AD: Well the name is kept very simple and clear and because the main protagonist and source of inspiration in these drawings is the city of Tokyo or specific elements of it, it was kind of clear for me to name it 'Tokyo Metropolis'.

FS: Which design tools did you use when you were working on this project?
AD: Well the drawings are completely done (even sketches) on a digital level, so I used just common illustration tools and software like Adobe's Illustrator to create them.

FS: What is the most unique aspect of your design?
AD: To be not unique.

FS: Who did you collaborate with for this design? Did you work with people with technical / specialized skills?
AD: No this was just a solo project. I would expect to have driven every collaborator crazy during this long process of creating these drawings and because personal memories or images of Japan are processed, it would have been twice as difficult.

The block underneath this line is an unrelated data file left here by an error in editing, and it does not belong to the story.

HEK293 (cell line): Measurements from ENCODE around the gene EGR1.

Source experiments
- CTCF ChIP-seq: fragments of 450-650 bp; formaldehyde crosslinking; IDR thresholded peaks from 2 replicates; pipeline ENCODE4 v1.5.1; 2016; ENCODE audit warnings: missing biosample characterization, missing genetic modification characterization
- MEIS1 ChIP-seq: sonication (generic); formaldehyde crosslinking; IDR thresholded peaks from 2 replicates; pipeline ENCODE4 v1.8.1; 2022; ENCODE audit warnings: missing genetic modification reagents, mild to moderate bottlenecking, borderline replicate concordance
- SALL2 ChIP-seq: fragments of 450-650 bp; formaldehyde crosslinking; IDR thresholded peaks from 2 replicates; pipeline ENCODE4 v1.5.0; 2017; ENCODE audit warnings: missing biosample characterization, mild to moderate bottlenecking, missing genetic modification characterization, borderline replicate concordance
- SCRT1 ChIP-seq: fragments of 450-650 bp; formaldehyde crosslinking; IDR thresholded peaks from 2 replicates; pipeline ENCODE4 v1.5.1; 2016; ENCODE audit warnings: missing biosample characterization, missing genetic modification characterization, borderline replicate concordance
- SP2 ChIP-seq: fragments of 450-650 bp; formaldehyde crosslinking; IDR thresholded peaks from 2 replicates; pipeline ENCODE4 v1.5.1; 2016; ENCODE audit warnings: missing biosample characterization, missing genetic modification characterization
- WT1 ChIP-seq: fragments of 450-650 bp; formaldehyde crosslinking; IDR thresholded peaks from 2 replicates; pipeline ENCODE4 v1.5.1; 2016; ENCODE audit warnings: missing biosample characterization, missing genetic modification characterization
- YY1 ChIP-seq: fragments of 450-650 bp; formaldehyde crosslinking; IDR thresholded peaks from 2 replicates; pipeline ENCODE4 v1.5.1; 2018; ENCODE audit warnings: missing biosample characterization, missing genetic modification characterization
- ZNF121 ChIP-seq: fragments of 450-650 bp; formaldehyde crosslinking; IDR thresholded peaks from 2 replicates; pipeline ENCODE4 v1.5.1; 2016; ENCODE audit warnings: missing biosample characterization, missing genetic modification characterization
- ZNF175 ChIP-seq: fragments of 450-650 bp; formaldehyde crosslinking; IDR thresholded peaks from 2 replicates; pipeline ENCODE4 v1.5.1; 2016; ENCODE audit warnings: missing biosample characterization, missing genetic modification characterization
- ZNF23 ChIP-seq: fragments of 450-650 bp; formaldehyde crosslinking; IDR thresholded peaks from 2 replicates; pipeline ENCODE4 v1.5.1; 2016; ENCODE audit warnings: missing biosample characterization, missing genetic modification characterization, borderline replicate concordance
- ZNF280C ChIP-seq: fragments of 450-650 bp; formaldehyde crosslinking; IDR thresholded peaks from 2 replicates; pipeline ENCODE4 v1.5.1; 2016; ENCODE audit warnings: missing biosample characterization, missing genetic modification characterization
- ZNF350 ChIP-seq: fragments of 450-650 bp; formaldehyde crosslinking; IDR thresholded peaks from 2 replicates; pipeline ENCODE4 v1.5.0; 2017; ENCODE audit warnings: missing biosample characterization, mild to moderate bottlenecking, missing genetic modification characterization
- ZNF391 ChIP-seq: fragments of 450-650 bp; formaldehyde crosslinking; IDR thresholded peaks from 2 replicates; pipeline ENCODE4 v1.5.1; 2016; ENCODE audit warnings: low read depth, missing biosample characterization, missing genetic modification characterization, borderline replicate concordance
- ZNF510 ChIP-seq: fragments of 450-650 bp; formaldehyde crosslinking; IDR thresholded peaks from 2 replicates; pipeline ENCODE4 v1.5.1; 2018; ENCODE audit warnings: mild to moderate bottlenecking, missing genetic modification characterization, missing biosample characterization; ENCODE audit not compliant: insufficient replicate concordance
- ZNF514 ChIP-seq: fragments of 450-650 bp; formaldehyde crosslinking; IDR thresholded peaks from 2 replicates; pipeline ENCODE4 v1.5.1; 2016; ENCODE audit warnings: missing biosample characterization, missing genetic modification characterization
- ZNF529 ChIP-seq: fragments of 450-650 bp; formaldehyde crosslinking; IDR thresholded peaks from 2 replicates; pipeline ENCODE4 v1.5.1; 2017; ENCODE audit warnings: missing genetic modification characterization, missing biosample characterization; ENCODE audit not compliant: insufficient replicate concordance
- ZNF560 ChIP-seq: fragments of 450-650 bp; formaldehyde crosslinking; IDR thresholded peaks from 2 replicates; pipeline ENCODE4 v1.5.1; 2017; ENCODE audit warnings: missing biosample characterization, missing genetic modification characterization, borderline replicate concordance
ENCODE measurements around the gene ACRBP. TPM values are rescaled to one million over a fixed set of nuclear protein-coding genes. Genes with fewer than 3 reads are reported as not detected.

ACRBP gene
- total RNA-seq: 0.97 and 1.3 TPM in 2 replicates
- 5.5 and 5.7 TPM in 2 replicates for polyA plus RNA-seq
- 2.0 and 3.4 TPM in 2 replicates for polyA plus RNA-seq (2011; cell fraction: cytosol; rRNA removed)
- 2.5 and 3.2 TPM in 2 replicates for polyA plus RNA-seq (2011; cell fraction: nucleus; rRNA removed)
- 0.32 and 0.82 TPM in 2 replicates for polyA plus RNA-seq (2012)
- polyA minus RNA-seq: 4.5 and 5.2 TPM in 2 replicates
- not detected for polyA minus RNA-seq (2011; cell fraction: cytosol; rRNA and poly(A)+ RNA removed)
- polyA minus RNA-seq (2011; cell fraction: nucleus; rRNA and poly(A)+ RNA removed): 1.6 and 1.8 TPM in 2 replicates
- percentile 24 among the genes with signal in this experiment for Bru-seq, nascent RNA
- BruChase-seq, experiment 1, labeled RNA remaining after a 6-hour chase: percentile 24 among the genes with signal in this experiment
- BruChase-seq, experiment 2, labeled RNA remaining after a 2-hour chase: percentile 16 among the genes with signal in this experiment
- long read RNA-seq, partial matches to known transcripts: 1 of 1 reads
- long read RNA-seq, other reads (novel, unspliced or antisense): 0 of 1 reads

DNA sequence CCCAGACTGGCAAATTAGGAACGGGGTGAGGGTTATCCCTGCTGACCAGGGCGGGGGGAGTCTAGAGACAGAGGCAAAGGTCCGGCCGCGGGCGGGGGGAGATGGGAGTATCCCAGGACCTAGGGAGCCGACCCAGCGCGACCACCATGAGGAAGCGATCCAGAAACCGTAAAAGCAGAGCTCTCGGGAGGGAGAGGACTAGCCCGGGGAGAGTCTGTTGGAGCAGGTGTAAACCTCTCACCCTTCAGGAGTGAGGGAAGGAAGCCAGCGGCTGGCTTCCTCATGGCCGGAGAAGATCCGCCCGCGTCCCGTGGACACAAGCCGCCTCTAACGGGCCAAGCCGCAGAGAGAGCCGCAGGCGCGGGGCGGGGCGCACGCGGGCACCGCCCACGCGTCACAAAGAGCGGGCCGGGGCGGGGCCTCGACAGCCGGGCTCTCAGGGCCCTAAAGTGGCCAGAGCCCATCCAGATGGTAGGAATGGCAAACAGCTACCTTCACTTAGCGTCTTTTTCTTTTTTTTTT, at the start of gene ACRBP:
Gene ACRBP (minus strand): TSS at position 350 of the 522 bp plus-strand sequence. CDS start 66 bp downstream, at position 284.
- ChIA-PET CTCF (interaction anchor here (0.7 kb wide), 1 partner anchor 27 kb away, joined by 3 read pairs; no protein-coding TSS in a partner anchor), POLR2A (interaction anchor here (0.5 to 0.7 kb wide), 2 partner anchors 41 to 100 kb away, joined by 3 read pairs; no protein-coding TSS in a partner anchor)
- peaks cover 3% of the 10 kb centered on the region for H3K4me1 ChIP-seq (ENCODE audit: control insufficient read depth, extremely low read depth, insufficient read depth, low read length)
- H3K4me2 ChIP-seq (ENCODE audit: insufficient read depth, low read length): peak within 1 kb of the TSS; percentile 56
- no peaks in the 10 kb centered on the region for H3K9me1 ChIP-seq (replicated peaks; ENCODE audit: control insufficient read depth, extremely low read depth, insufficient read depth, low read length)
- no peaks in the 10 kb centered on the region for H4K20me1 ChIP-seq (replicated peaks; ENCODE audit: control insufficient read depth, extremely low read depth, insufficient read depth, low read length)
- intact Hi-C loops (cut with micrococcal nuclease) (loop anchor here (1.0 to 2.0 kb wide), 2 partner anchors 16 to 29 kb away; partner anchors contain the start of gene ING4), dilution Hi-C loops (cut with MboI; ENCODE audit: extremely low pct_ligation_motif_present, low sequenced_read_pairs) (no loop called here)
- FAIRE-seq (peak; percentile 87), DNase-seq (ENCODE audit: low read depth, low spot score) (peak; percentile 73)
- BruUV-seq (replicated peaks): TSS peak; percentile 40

FS: What is the role of technology in this particular design?
AD: A very interesting question, maybe yes and no. Yes of course, because I told you the drawings are done 100% on a digital level but at the same time, even using these advanced digital tools, I implemented hand drawing methods within e.g did I want to create darker areas or shadows, I was drawing lines above lines or put one pattern, one hatch above the other or rotated them. So quite similar to hand drawings, when you want to create darker areas you keep on drawing on the same spot over and over or change direction of the strokes.

FS: Is your design influenced by data or analytical research in any way? What kind of research did you conduct for making this design?